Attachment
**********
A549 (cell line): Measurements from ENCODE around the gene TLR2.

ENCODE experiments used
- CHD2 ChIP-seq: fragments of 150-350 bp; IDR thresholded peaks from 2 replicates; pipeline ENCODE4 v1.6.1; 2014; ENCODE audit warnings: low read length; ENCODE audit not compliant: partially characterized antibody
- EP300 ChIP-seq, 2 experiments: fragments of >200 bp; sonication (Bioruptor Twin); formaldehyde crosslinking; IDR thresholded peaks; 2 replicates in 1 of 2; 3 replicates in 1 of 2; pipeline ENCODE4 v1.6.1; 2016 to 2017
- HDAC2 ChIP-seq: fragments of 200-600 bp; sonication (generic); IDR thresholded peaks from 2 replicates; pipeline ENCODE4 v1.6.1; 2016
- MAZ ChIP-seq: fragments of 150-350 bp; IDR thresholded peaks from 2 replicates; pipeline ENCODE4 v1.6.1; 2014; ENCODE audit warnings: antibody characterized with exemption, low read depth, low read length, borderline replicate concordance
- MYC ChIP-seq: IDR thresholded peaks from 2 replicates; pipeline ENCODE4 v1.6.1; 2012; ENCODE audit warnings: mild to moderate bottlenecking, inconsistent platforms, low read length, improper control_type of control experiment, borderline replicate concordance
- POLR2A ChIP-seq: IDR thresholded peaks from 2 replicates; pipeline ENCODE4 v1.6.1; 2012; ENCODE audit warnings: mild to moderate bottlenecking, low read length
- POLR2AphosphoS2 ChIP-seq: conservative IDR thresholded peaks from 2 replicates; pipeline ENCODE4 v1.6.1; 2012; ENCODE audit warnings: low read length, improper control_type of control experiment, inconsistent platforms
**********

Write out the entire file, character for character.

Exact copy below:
A549 (cell line): Measurements from ENCODE around the gene TLR2.

ENCODE experiments used
- CHD2 ChIP-seq: fragments of 150-350 bp; IDR thresholded peaks from 2 replicates; pipeline ENCODE4 v1.6.1; 2014; ENCODE audit warnings: low read length; ENCODE audit not compliant: partially characterized antibody
- EP300 ChIP-seq, 2 experiments: fragments of >200 bp; sonication (Bioruptor Twin); formaldehyde crosslinking; IDR thresholded peaks; 2 replicates in 1 of 2; 3 replicates in 1 of 2; pipeline ENCODE4 v1.6.1; 2016 to 2017
- HDAC2 ChIP-seq: fragments of 200-600 bp; sonication (generic); IDR thresholded peaks from 2 replicates; pipeline ENCODE4 v1.6.1; 2016
- MAZ ChIP-seq: fragments of 150-350 bp; IDR thresholded peaks from 2 replicates; pipeline ENCODE4 v1.6.1; 2014; ENCODE audit warnings: antibody characterized with exemption, low read depth, low read length, borderline replicate concordance
- MYC ChIP-seq: IDR thresholded peaks from 2 replicates; pipeline ENCODE4 v1.6.1; 2012; ENCODE audit warnings: mild to moderate bottlenecking, inconsistent platforms, low read length, improper control_type of control experiment, borderline replicate concordance
- POLR2A ChIP-seq: IDR thresholded peaks from 2 replicates; pipeline ENCODE4 v1.6.1; 2012; ENCODE audit warnings: mild to moderate bottlenecking, low read length
- POLR2AphosphoS2 ChIP-seq: conservative IDR thresholded peaks from 2 replicates; pipeline ENCODE4 v1.6.1; 2012; ENCODE audit warnings: low read length, improper control_type of control experiment, inconsistent platforms